What To Do When Shyness Stands In The Way Of Training

If you’ve tried training a dog who struggles with shyness, you’ll know that it can feel like an uphill struggle.

Things that seem to come easily to other more confident dogs can take months for your dog to master.

The good news is that shyness is a common problem for all kinds of dogs from all kinds of backgrounds. 

However, there isn’t a ‘one size fits all’ solution.

It’s a case of finding the right approach for your dog.

At Tug-E-Nuff Dog Gear we are big believers in training through positive reinforcement. Any method that involves of ‘forcing’ them into changing their ways is a bad idea and could actually do your dog’s confidence more damage, and set them back further.

It can really help to talk to other dog owners to share ideas about how to conquer shyness and find the right approach for your dog.

For this blog, we’ve taken tips from Jacqui Payne. She’s the owner and trainer of adorable rescue pups Dillis and Basil. She’s also part of dog display team Paws For Thought, who are proudly sponsored by us here at Tug-E-Nuff Dog Gear.

Shyness is something Jacqui has become something of an expert at tackling after both her dogs struggled with it.

She recommends thinking carefully about your dog’s personality and their likes and dislikes and using this information to make them feel more confident and happy during training.

Jacqui says: ‘Unlike lots of dogs, Basil rarely asks for cuddles and attention. He’s quite happy to take himself off to bed and do his own thing around the house. However, I know that learning to trust people and enjoy contact is a key part of helping him overcome his shyness.

‘I decided to do a dog massage course and now I spend some time every evening massaging and stroking him. It’s really helped bring him on and I’ve noticed him starting to accept attention and fuss from strangers much more than he used to.

‘Some close physical contact, even if just for a few minutes, can make a big difference. Just follow your dog’s cues and stop when they stop enjoying it.’

Play is key

Like with most training problems, play is a useful tool.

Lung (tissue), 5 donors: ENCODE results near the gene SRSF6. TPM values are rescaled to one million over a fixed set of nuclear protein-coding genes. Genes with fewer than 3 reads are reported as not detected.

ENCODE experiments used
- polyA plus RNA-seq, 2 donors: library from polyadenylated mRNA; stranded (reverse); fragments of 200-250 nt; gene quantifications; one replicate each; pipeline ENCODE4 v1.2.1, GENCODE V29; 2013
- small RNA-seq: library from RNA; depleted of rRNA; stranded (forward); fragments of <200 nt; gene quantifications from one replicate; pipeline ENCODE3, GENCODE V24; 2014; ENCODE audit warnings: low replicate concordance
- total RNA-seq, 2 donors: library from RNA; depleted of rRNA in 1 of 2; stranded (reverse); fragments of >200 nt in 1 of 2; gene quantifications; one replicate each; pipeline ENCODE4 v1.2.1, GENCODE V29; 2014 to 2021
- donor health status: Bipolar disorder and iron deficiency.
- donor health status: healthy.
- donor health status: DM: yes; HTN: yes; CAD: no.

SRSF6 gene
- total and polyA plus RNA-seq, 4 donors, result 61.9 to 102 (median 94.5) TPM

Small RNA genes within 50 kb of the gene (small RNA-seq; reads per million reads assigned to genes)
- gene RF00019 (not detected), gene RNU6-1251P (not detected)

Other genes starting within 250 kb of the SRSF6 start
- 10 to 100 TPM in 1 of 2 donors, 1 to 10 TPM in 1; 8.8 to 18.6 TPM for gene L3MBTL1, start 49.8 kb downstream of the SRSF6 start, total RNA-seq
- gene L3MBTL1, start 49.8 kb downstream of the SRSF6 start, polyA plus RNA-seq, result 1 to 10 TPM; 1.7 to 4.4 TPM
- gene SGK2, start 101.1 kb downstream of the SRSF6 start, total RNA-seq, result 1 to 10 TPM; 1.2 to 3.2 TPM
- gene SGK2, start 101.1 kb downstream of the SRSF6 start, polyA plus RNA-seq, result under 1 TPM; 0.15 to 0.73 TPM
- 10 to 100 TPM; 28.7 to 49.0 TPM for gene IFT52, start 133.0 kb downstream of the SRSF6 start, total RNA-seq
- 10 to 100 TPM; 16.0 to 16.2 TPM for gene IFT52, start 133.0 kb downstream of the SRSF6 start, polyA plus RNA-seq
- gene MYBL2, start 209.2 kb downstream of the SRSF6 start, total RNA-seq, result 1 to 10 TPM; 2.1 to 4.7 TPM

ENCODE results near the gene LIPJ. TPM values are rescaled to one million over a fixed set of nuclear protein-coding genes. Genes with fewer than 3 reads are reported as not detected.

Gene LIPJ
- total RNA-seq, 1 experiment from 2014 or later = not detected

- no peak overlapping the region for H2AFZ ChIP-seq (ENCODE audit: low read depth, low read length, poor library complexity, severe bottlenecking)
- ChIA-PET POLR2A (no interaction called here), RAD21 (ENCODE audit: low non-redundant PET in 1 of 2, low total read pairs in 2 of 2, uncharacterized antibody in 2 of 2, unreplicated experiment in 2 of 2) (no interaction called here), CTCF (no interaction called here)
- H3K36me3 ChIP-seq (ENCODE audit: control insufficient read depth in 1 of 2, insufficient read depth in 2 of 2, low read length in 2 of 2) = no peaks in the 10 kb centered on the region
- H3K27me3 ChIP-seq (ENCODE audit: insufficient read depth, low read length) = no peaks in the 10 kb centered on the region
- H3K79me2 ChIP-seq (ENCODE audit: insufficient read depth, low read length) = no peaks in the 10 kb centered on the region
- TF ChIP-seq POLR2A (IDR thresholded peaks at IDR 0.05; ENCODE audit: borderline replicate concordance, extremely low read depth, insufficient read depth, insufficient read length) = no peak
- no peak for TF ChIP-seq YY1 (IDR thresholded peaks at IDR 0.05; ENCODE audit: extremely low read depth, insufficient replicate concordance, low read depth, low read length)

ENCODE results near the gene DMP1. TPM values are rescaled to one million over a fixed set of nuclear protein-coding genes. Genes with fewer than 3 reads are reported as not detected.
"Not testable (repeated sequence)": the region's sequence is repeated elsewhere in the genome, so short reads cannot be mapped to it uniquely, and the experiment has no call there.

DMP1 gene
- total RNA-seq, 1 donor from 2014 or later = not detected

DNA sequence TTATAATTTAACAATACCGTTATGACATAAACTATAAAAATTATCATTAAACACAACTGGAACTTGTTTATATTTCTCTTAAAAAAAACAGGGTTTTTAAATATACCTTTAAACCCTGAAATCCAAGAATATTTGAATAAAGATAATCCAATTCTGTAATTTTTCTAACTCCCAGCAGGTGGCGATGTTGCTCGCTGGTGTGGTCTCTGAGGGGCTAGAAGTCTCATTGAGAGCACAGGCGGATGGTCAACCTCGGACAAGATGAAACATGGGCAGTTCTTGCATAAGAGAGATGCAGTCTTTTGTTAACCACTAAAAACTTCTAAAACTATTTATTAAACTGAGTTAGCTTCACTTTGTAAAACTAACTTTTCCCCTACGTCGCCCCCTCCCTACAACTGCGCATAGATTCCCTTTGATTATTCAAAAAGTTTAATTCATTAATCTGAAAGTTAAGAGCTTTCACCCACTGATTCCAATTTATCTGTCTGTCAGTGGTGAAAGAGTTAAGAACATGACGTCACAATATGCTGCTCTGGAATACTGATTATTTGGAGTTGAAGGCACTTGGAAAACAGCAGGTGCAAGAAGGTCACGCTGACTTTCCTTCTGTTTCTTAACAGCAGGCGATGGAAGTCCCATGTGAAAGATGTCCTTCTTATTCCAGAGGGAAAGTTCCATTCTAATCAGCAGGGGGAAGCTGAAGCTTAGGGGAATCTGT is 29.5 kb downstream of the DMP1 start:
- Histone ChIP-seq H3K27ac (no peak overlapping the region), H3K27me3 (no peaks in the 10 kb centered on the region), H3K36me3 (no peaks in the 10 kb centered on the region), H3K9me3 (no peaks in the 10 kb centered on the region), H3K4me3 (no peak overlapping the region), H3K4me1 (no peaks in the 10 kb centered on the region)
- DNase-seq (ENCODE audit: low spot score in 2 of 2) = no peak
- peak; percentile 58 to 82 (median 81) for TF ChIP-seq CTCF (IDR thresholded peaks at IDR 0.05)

Jacqui’s dog Basil didn’t know how to play when she first brought him home, but learning how to has helped bring him out of his shell.

She says: ‘I encourage Basil to play by grabbing his favourite Tug-E-Nuff toy (the Sheepskin Bungee Tug) and moving it around quickly in front of him. It sparks his interest and we soon have a game going on. He has now learned that when I say ‘leave’ he has to drop it, wait a few minutes, then the game is started all over.

‘It may not sound like a big deal, and it’s something lots of dogs would do easily, but for a dog like Basil who had shut down and wouldn't even give eye contact, this is a huge step in the right direction.’

Give your dog quality time 

Along with play and a tailored approach, tackling shyness in dogs takes time, patience and plenty of TLC.

Jacqui says: ‘Building confidence is a long process and you might not notice any difference for ages, then all of a sudden the penny will drop.

‘My best advice is to have fun with your dog, sit on the floor and give them a massage, play tug with their favourite toy, or just curl up on the sofa if that is what they prefer. This time spent with your dog is invaluable and will really help them come out on the other side of shyness.’

What are your tips for conquering shyness? Share them in the comments below.

For more words of training wisdom from Jacqui, check out her top tips for trick training here.

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Comments

Ruth Gray - April 19, 2018

I also think that putting NO pressure on a shy dog and especially one that shuts down is very very important. Take things at the dogs pace. Food scavengers, especially in a ‘noise box, is a game mine loves and they quickly learn not to be afraid of the noises when there’s great sweeties in there. I scavenge the charity shops for noisy items!! A very wise Yorkshire lady advised me that my girl should never be wrong, in training, and it’s paid off so well you wouldn’t know it’s the same dog from two years ago.

Marion Becker - April 13, 2018

I love working with shy dogs! From my experience with shy dogs that attend my day care/boarding business I find it tempting to leave them living the way they are familiar with. But spending their life on the sofa-comfy and safe as it is – is boring and not helpful to overcome their shyness! I like to find out what tickles a shy dog, what can they engage with and what new skills can they learn, what things can enrich their life experience? I like trying all the different tug-e-nuff toys with shy dog and always there is a little surprise moment, which I love, when the dog in front of me engages in that toy and starts playing. Among my favourite toys to try with a shy dog is the clam! They all need to eat, so why not from the clam which I can hide or chuck out to get a fetch game going or tie to the whip and move it, the options are endless! The other toy I had great success with a noise-sensitive shy dog that runs away from squeaky toys is surprisingly the green ball! The key is always try a new toy every day and if there was no success the first time find another that works and go back to the one that didn’t after a few successes. The more they play the more they love it and ‘forget’ to be shy!

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